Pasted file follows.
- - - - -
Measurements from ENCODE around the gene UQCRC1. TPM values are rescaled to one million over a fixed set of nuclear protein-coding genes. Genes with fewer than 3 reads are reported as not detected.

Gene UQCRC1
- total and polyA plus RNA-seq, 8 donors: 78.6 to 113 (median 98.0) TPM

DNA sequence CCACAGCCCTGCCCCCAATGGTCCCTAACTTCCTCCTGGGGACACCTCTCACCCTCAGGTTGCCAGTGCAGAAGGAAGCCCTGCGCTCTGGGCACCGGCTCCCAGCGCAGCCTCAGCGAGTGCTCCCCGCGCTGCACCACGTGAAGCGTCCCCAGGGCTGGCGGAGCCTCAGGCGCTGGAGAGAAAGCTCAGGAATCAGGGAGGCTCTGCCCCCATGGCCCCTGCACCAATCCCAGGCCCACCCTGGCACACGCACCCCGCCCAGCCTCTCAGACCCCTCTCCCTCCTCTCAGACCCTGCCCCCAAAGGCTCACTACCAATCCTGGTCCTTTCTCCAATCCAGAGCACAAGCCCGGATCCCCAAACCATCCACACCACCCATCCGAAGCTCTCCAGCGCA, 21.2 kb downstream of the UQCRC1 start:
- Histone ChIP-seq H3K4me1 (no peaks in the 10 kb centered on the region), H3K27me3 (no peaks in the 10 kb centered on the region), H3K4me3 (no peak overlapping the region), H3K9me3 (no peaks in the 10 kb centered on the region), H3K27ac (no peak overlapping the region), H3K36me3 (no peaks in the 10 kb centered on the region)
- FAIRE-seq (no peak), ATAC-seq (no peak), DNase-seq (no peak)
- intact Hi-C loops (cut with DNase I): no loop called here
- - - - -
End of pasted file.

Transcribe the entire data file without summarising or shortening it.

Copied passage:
Measurements from ENCODE around the gene UQCRC1. TPM values are rescaled to one million over a fixed set of nuclear protein-coding genes. Genes with fewer than 3 reads are reported as not detected.

Gene UQCRC1
- total and polyA plus RNA-seq, 8 donors: 78.6 to 113 (median 98.0) TPM

DNA sequence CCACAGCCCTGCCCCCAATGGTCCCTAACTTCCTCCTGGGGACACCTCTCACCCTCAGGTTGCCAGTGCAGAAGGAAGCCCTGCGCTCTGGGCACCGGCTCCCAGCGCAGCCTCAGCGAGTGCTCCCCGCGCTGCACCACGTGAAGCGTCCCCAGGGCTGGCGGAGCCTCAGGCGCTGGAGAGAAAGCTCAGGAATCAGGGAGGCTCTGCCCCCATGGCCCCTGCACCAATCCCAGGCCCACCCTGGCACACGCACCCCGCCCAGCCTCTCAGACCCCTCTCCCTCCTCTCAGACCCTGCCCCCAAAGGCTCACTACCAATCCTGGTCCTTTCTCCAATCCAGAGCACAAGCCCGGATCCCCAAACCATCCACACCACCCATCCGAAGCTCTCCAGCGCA, 21.2 kb downstream of the UQCRC1 start:
- Histone ChIP-seq H3K4me1 (no peaks in the 10 kb centered on the region), H3K27me3 (no peaks in the 10 kb centered on the region), H3K4me3 (no peak overlapping the region), H3K9me3 (no peaks in the 10 kb centered on the region), H3K27ac (no peak overlapping the region), H3K36me3 (no peaks in the 10 kb centered on the region)
- FAIRE-seq (no peak), ATAC-seq (no peak), DNase-seq (no peak)
- intact Hi-C loops (cut with DNase I): no loop called here